web analytics
October 22, 2014 / 28 Tishri, 5775
At a Glance
InDepth
Sponsored Post
Meir Panim with Soldiers 5774 Roundup: Year of Relief and Service for Israel’s Needy

Meir Panim implements programs that serve Israel’s neediest populations with respect and dignity. Meir Panim also coordinated care packages for families in the South during the Gaza War.



The Egg: A Yom Yov Metaphor

Front-Page-051713

What is the relationship between Pesach and Shavuos?

Rabbi Naftali Jaeger, rosh yeshiva of Sh’or Yoshuv, relates in the name of the Ishbitzer Rebbe a striking metaphor:

Think about an egg. An egg on the Seder plate reminds us of the korban chagigah. In addition, we eat an egg as part of the Seder meal. Why is an egg significant?

There is nothing else like an egg. It is born twice. First, the egg is laid by the mother bird. But where is the baby? Still inside. The baby then has to peck its way out. Following this laborious work, the egg cracks open and the little bird emerges.

This birth is a two-part process: first the egg is laid and then it hatches.

And so it is with us. We are born twice: physically on Pesach and spiritually on Shavuos.

We entered Mitzrayim as seventy souls, and in Mitzrayim we became a nation. As it says in the Haggadah, “The Aramean sought to destroy my father [Jacob], and he went down to Egypt and sojourned there, with a family few in number; and he became there a nation, great, mighty and numerous.”

In Mitzrayim we were born physically. When we left, we were still at mem-tes sha’are tumah, the forty-ninth level of impurity. We were not in a condition to receive the Torah.

We marched forty-nine days to Har Sinai, under the leadership of Moshe Rabbeinu. By the time we arrived at Har Sinai on the forty-ninth day, we had climbed forty-nine steps and had worked our way up to the level at which we could receive the Torah. We still needed a lifetime (or perhaps millennia, on a national level) to absorb the Torah and reach our full potential, but at least we had shed some of the impurity of Mitzrayim.

On Shavuos, Am Yisrael was able to “crack the shell” of our enslavement to the culture of Mitzraim. Inside that shell we were unable to embrace the Torah, but we broke out. At Har Sinai we became a spiritually unique nation.

This is the two-part process of our birth.

Now, as we reach Shavuos, we have been “pecking at the inside of the shell” since Pesach, and we are ready to emerge. We accomplished much spiritual work during Sefirah. Am Yisrael had to shed the impurity that engulfed us in Mitzrayim. Today we have exactly the same job.

Indeed, Sefira is historically a period of challenge for Am Yisrael, and our response to challenge has always been to work on ourselves spiritually. During this period we begin to study Pirkei Avos, whose purpose is ethical refinement.

The language of counting the Omer itself clearly delineates our focus: “You commanded us through Moshe Your servant, to count the Omer to cleanse us from our encrustations of evil and from our contaminations…so that the souls of Your people Israel be cleansed of their contamination. Therefore, may it be Your will, Hashem…that in the merit of the Omer count I have counted…may there be corrected whatever blemish I have caused…. May I be cleansed and sanctified with the holiness of Above, and through this may abundant bounty flow in all the worlds. And may it correct our lives, spirits and souls from all sediment and blemish; may it cleanse us and sanctify us with Your exalted holiness, Amen.”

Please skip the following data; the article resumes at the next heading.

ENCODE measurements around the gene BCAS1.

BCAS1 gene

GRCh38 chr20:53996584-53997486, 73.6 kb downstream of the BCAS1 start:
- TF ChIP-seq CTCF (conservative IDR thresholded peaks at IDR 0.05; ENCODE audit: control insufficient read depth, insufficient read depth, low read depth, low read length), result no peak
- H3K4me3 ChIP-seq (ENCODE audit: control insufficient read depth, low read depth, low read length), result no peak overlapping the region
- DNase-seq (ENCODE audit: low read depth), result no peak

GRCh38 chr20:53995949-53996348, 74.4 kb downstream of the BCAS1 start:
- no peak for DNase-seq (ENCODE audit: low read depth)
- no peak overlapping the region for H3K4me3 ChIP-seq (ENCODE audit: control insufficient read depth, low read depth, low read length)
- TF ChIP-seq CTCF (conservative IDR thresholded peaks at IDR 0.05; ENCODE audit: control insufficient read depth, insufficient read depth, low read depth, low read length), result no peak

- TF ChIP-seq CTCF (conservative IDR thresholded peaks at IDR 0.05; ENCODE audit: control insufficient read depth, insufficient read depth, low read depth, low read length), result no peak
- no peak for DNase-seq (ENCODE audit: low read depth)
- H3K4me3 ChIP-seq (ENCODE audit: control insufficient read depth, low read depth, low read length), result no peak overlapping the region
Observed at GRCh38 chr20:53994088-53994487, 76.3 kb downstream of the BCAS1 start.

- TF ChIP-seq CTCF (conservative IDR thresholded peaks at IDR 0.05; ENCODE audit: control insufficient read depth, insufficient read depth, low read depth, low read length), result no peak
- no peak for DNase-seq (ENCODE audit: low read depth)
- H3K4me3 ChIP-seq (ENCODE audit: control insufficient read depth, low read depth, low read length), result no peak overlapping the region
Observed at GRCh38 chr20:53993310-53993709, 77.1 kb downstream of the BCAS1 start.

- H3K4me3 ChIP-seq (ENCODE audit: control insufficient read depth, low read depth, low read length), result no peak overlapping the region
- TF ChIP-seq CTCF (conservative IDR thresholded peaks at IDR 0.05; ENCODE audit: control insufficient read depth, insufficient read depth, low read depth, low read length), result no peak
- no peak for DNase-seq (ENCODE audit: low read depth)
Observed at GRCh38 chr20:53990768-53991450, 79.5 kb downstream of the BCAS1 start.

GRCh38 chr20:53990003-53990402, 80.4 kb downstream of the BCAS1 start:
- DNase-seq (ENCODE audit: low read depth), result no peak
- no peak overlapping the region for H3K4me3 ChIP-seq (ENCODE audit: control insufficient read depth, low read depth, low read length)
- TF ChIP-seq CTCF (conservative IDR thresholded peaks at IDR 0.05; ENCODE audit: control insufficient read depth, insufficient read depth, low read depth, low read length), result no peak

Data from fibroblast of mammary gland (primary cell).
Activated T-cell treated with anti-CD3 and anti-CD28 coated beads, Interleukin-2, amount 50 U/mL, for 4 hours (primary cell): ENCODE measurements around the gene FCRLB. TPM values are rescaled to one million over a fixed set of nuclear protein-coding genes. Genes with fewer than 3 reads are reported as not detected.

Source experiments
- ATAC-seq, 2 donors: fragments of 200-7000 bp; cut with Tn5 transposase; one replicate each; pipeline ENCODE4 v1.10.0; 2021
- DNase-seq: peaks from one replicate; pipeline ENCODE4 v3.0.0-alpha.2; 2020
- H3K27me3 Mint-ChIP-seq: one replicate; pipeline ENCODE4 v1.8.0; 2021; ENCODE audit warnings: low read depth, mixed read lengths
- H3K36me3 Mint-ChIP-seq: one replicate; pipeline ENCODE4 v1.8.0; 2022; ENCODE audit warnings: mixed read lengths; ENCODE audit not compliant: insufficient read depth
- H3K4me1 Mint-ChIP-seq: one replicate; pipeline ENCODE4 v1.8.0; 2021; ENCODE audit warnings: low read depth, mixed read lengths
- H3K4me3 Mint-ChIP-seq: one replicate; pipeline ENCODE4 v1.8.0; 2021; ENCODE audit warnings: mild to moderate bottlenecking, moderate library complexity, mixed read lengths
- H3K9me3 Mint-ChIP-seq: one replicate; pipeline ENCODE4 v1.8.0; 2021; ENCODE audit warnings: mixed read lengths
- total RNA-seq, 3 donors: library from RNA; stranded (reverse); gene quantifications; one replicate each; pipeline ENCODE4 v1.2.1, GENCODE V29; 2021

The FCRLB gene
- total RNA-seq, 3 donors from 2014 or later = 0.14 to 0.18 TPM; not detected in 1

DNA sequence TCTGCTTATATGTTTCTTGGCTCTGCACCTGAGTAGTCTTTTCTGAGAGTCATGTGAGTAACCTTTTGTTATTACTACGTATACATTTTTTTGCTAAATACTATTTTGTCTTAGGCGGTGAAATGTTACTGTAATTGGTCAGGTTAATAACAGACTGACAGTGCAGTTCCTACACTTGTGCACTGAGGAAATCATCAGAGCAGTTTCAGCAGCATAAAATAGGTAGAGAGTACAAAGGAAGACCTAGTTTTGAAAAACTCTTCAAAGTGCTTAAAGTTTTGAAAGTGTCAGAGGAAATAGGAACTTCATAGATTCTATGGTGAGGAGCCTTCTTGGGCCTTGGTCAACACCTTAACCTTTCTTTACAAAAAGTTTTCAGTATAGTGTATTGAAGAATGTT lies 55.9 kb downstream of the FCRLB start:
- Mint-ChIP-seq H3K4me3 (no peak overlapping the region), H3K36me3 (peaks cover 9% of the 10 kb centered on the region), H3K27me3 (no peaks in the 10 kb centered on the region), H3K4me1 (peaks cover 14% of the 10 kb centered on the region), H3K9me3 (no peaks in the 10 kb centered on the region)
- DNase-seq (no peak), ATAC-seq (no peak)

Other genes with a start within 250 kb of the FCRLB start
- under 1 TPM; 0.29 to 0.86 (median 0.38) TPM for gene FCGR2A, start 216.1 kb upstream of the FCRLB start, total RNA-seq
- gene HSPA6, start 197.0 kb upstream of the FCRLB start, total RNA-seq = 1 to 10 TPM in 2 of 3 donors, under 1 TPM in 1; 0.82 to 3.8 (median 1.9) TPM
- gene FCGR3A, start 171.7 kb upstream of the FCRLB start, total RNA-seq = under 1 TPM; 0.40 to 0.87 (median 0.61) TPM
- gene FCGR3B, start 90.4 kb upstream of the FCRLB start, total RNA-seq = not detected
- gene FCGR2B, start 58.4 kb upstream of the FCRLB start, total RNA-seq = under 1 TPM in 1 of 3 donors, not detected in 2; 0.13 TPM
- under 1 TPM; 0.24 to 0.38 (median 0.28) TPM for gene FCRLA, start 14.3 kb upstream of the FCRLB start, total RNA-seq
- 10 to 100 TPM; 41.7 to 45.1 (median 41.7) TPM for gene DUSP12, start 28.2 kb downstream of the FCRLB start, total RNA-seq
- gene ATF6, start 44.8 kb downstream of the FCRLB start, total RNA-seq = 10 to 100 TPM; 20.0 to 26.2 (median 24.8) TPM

* * * * *

So, just what we are supposed to do with this Torah we are accepting on the Great Day of Shavuos, and where do we want to go with it?

I would like to extend Rabbi Jaeger’s egg metaphor beyond Shavuos and apply it to the entire Yom Tov cycle. What in fact happens to that little bird that emerges from the egg? What should it do when it cracks through the shell and blinks its eyes in the bright new world?

The holidays have a cycle, a beginning and an end. Many years ago, before my wife and I embraced Torah, life was totally different. Today each day, each week and each month have a structure. A week begins on Yom Rishon (Sunday) and progresses toward its end on Shabbos Kodesh. This of course parallels the account of creation, which takes place on six days and culminates on the seventh.

About the Author: Roy Neuberger's latest book, “2020 Vision” (Feldheim) is available in English, Hebrew, Spanish, French, Russian, and Georgian. An e-edition is available at www.feldheim.com. Roy is also the author of "From Central Park to Sinai: How I Found My Jewish Soul” (available in English, Hebrew and Russian, and Georgian) and “Worldstorm.” Roy and Leah Neuberger speak publicly on topics related to his books and articles. He can be contacted at roy@tosinai.com or through his websites www.tosinai.com and www.2020visionthebook.com.